The Science of Wheat Grass, Why it’s So Good for You – Thomas DeLauerRandall Smitham September 12, 2019 97 Comments
– Hey it’s Thomas DeLauer with
Antler Farms wheat grass,
and today I wanna break down
the true science of wheat grass.
So you walk on into your local juice bar,
and they tell you that
their tray-grown wheat grass
is going to give you all
the power that you need
to start feeling amazing and
rid your body of free radicals.
Okay, they’re partially right.
Wheat grass is extremely powerful.
But you have to be very particular
with the kind of wheat grass that you get.
Now I’m gonna get to that
at the end of this video.
But first off, I wanna
explain what wheat grass is,
I wanna talk about the specific benefits
when it comes to down to therapeutic uses,
but also just overall, good old-fashioned
health benefits in general.
All right, so let’s talk about it.
What is wheat grass?
See, wheat grass is the
shoot of a young wheat plant.
Now that doesn’t necessarily mean that it
has wheat or gluten in it.
Because a lot of times that
wheat doesn’t fully mature
until it’s much, much older.
So you’re essentially getting
the shoot of a young plant.
Which is extremely,
You see, wheat grass is exceptionally high
in what is known as chlorophyll,
which is what gives
grass its green pigment.
Now I’m gonna talk a lot more about
chlorophyll in this video,
but first, let’s talk about a couple
other things that wheat grass has.
Wheat grass is exceptionally,
in vitamins and minerals, particularly
minerals like Magnesium and Zinc.
And the reason is is because it has a very
low root system in comparison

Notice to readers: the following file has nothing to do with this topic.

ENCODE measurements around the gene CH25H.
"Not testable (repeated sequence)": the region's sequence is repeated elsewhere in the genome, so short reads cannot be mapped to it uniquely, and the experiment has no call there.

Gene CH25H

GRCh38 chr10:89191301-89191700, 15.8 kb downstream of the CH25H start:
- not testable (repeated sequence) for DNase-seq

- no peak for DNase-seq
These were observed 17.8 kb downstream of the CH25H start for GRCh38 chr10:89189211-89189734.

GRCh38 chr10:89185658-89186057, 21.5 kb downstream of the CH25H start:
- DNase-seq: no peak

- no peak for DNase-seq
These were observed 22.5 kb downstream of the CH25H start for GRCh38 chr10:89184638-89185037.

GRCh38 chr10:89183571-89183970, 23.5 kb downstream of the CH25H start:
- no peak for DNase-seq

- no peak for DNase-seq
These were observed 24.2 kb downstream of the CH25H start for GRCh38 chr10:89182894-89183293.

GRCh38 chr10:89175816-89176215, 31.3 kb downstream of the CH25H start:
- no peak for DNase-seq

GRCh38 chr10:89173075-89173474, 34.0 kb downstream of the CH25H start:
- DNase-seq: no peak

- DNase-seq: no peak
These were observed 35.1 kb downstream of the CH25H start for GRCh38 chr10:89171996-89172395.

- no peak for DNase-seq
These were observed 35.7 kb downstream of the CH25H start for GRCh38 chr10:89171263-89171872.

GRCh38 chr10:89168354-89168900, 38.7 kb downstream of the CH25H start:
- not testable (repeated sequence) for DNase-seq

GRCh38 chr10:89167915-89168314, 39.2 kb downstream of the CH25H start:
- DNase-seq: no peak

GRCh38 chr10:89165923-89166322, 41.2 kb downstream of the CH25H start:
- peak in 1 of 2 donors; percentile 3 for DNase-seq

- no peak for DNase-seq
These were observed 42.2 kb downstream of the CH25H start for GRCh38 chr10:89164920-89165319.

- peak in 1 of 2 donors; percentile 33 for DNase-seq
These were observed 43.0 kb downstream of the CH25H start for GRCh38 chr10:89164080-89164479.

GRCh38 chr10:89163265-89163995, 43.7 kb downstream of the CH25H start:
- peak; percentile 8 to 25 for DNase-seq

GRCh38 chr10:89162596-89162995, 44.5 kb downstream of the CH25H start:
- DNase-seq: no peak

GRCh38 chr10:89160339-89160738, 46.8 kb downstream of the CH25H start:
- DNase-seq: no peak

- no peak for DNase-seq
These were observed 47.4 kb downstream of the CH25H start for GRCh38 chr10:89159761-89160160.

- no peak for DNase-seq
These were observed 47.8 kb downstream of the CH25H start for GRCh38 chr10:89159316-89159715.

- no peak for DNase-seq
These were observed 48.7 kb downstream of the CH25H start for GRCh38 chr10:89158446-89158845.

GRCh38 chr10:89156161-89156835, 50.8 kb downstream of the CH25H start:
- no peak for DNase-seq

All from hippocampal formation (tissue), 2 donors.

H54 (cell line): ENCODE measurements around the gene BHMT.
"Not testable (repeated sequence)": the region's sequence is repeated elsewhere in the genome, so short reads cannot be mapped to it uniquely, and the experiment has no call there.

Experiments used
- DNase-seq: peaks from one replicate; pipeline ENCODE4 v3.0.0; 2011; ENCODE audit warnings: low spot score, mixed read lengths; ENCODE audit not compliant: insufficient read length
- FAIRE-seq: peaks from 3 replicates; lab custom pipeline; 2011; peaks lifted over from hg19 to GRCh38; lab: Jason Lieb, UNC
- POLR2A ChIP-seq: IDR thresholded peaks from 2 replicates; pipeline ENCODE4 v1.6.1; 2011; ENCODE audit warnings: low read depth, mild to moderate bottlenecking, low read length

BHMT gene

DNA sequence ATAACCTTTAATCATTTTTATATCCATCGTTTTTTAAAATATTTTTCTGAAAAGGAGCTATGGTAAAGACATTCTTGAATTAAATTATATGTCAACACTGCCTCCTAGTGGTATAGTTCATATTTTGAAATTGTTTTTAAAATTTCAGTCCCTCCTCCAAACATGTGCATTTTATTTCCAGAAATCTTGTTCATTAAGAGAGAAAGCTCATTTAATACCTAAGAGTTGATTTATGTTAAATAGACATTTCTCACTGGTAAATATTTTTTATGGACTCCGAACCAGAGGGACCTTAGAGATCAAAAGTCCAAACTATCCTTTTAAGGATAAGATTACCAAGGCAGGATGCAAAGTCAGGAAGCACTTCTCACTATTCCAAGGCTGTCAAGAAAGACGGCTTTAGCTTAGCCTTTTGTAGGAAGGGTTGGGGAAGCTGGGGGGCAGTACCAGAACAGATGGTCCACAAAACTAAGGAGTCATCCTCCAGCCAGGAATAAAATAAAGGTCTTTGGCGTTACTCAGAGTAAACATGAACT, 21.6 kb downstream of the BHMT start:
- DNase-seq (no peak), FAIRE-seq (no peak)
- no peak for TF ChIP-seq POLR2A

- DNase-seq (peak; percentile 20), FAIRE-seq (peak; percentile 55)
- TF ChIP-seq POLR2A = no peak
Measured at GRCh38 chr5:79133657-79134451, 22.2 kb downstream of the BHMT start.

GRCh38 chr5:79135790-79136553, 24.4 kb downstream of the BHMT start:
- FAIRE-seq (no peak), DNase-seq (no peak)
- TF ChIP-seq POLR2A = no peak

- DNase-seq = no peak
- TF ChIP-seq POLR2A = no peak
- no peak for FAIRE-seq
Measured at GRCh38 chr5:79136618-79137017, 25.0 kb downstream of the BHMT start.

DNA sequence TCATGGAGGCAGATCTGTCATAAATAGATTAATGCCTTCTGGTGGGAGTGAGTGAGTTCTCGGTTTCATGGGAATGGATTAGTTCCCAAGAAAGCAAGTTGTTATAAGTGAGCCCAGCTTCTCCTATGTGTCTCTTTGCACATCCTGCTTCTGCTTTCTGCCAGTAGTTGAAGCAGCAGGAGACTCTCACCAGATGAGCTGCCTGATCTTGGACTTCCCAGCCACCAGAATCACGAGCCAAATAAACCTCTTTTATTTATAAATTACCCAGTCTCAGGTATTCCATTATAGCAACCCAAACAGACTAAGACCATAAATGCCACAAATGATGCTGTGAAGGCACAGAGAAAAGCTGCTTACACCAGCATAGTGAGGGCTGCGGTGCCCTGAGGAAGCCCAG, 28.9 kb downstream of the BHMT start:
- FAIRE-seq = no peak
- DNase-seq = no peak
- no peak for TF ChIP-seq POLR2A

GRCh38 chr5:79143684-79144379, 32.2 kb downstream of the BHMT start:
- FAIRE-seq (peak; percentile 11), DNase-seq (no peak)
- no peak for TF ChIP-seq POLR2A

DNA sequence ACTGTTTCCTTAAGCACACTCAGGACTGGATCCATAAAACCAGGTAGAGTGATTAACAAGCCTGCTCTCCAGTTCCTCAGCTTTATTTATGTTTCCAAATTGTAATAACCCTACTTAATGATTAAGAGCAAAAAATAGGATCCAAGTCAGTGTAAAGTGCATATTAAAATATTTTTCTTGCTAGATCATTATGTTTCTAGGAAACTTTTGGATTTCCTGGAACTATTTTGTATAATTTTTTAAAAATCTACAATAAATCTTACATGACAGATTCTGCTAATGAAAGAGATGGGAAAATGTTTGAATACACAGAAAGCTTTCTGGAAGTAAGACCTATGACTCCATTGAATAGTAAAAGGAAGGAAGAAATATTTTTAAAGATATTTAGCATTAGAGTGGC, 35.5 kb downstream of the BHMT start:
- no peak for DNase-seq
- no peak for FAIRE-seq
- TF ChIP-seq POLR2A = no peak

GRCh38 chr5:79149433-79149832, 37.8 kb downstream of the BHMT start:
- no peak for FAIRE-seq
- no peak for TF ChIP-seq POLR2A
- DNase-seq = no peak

to the size of the plant.
Which means it can draw a lot of minerals
from the ground and give
you, in a very nice,
small, concise package that
you can get in a very easy way.
But additionally, wheat grass has
some other powerful components.
You see, it has a very high
level of enzymatic activity.
It’s very enzymatically active.
And what that means is
that the different enzymes
that are in wheat grass
can cascade into a lot
of positive effects within your body.
You see, they can stop certain enzymes
from doing their job in the body,
which can elicit a positive response.
And they can also stimulate other enzymes
to do good things within the body.
I’ll get to that in
just a moment, as well.
The long and the short of it is that
wheat grass is very powerful.
And when it all comes to down it,
it’s really antioxidants that are
giving it the big name.
It’s got a lot of power
when it comes down to
its ability to reduce
free radicals in the body
and I’m gonna talk about
that in exquisite detail
in just a minute.
So first let’s talk about
wheat grass’s ability
to detoxify your body.
It comes back to that chlorophyll again.
You see, when chlorophyll
is broken down in the body,
it turns into something
known as chlorophyllin.
Chlorophyllin is the broken
down form of chlorophyll,
when it’s broken down into a digestible
or water soluble salt.
It’s this chlorophyllin that has
a powerful effect on the body,
because it reacts with
certain mutagens in the body,
and allows them to be excreted.
What a mutagen is, is something
that is sort of a mutant cell,
or causes DNA to structure
in a different way.
It’s basically wrecking
mutant havoc on your body.
For example, a cancer cell would be
considered mutant, right?
It’s kind of a regular
cell that’s gone rogue,
and done its own thing.
Well, wheat grass, because
of the chlorophyll,
and ultimately the chlorophyllin,
has the ability to neutralize that,
at least a little bit, and package it up
in a nice, easy way that
the kidneys can process
and ultimately excrete through the body.
Now additionally, remember those
enzymes I was talking about?
Wheat grass, since it’s